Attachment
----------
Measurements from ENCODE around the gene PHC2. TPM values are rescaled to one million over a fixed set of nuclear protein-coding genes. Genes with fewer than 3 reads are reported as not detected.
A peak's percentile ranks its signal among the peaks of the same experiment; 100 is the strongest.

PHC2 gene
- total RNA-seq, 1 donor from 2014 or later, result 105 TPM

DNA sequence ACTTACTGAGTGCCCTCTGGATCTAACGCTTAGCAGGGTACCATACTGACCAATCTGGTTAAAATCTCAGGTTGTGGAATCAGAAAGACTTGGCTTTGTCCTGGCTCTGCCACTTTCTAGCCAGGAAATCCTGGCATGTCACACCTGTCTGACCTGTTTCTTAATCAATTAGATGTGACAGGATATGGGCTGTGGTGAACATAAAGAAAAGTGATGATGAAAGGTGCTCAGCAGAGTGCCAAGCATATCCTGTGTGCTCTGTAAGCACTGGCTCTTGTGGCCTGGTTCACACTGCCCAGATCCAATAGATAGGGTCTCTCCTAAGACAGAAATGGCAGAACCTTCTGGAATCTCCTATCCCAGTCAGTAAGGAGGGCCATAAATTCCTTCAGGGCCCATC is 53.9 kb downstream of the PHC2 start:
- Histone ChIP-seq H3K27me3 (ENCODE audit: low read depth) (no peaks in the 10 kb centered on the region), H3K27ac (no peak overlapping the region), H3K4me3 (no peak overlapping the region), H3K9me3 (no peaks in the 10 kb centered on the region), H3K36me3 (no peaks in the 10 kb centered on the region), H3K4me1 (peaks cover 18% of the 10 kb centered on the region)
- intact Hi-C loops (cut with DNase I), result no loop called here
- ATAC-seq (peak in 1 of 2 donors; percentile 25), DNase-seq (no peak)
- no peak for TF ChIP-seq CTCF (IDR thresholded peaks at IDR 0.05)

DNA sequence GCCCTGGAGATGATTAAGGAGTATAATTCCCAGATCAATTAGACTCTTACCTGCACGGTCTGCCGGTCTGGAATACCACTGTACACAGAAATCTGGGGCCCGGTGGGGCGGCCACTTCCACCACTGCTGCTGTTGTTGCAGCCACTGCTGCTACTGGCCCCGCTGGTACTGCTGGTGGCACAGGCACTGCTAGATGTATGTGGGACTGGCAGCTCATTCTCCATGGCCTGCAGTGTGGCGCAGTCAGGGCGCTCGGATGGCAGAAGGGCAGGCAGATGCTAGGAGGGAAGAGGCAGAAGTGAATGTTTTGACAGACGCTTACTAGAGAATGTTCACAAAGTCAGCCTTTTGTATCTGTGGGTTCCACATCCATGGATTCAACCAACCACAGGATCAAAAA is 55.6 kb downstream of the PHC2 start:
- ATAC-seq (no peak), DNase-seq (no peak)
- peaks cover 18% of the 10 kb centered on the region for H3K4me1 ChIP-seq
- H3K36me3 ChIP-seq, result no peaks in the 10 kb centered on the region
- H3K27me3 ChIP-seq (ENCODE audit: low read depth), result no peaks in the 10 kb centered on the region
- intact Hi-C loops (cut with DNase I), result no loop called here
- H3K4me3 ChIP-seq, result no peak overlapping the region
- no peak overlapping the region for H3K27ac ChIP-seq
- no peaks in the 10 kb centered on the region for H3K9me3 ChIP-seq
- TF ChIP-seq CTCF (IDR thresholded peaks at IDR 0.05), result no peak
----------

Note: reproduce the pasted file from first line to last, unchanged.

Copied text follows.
Measurements from ENCODE around the gene PHC2. TPM values are rescaled to one million over a fixed set of nuclear protein-coding genes. Genes with fewer than 3 reads are reported as not detected.
A peak's percentile ranks its signal among the peaks of the same experiment; 100 is the strongest.

PHC2 gene
- total RNA-seq, 1 donor from 2014 or later, result 105 TPM

DNA sequence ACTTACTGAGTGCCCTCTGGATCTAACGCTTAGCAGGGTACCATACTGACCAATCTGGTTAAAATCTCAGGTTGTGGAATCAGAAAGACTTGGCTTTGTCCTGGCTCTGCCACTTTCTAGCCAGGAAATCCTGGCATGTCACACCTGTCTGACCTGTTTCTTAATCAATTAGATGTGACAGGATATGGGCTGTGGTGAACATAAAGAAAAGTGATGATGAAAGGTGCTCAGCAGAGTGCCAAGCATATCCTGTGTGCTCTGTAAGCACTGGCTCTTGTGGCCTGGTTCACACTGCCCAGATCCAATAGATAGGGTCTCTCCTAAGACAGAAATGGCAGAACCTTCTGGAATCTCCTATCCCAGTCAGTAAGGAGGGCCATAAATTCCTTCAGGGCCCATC is 53.9 kb downstream of the PHC2 start:
- Histone ChIP-seq H3K27me3 (ENCODE audit: low read depth) (no peaks in the 10 kb centered on the region), H3K27ac (no peak overlapping the region), H3K4me3 (no peak overlapping the region), H3K9me3 (no peaks in the 10 kb centered on the region), H3K36me3 (no peaks in the 10 kb centered on the region), H3K4me1 (peaks cover 18% of the 10 kb centered on the region)
- intact Hi-C loops (cut with DNase I), result no loop called here
- ATAC-seq (peak in 1 of 2 donors; percentile 25), DNase-seq (no peak)
- no peak for TF ChIP-seq CTCF (IDR thresholded peaks at IDR 0.05)

DNA sequence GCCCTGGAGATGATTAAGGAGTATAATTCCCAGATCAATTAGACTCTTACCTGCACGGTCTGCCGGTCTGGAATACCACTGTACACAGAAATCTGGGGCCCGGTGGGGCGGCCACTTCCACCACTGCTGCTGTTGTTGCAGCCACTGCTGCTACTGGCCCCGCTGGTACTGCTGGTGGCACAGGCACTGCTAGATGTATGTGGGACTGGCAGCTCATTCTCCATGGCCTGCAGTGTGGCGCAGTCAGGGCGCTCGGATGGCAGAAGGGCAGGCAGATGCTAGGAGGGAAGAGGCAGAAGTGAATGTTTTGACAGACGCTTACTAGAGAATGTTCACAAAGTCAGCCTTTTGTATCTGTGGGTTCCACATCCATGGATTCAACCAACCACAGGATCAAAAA is 55.6 kb downstream of the PHC2 start:
- ATAC-seq (no peak), DNase-seq (no peak)
- peaks cover 18% of the 10 kb centered on the region for H3K4me1 ChIP-seq
- H3K36me3 ChIP-seq, result no peaks in the 10 kb centered on the region
- H3K27me3 ChIP-seq (ENCODE audit: low read depth), result no peaks in the 10 kb centered on the region
- intact Hi-C loops (cut with DNase I), result no loop called here
- H3K4me3 ChIP-seq, result no peak overlapping the region
- no peak overlapping the region for H3K27ac ChIP-seq
- no peaks in the 10 kb centered on the region for H3K9me3 ChIP-seq
- TF ChIP-seq CTCF (IDR thresholded peaks at IDR 0.05), result no peak